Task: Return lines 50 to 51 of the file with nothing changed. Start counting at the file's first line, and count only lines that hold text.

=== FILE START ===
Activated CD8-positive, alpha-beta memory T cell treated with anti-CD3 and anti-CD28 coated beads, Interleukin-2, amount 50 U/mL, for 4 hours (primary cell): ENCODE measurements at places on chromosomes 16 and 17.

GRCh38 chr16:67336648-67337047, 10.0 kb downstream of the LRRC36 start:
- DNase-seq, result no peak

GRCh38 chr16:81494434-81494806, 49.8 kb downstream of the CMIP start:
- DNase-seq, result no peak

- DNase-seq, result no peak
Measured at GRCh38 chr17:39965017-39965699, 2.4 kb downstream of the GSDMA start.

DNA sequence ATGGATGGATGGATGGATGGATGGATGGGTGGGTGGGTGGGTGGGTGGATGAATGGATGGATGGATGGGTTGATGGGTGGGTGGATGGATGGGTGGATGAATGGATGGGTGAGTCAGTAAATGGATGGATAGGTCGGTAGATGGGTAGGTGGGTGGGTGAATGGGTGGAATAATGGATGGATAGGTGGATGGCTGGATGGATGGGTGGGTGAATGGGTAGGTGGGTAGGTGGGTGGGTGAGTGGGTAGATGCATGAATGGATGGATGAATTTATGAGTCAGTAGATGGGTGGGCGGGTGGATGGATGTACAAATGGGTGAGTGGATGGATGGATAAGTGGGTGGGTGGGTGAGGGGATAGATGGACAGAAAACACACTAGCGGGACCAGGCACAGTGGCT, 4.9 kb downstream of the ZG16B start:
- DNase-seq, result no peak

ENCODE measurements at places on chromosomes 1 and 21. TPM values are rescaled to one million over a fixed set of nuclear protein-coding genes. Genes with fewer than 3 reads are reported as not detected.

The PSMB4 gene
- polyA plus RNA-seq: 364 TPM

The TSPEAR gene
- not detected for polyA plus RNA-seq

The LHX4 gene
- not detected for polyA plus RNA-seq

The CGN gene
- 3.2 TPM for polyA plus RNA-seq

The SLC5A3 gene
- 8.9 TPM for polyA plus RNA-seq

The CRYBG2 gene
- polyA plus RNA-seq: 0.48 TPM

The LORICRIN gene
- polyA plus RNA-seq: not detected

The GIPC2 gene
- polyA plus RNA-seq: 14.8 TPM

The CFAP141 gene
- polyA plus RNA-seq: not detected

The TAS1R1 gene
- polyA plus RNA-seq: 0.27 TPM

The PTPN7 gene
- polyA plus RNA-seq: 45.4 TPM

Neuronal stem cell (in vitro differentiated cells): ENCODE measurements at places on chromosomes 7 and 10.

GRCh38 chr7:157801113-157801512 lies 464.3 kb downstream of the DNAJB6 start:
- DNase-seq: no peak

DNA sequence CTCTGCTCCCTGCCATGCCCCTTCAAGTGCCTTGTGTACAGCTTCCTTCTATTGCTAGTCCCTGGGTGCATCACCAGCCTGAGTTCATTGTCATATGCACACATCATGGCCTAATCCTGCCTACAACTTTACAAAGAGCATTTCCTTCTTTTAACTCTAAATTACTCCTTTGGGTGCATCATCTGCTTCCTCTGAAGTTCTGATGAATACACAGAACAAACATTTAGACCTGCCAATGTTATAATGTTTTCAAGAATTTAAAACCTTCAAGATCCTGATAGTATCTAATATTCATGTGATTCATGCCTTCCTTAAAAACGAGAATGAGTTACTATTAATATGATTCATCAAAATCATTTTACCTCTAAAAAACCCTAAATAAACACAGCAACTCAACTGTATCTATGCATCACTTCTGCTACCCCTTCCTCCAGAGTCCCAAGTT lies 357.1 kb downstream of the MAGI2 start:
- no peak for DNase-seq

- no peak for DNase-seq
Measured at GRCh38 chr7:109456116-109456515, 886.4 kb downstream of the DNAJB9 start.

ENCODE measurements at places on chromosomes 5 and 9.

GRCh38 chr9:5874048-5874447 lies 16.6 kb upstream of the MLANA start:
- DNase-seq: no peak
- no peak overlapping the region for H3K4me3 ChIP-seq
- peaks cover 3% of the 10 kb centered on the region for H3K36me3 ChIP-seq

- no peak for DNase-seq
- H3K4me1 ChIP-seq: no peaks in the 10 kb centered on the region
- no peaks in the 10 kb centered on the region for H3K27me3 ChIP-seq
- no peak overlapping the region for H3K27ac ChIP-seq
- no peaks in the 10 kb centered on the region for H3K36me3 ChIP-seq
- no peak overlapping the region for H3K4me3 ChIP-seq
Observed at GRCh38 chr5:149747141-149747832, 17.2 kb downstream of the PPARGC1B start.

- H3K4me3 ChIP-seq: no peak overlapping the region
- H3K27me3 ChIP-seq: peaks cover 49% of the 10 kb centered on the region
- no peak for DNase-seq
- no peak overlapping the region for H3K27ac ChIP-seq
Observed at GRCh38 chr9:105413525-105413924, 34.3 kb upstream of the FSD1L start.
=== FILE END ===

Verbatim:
- no peak overlapping the region for H3K4me3 ChIP-seq
Observed at GRCh38 chr5:149747141-149747832, 17.2 kb downstream of the PPARGC1B start.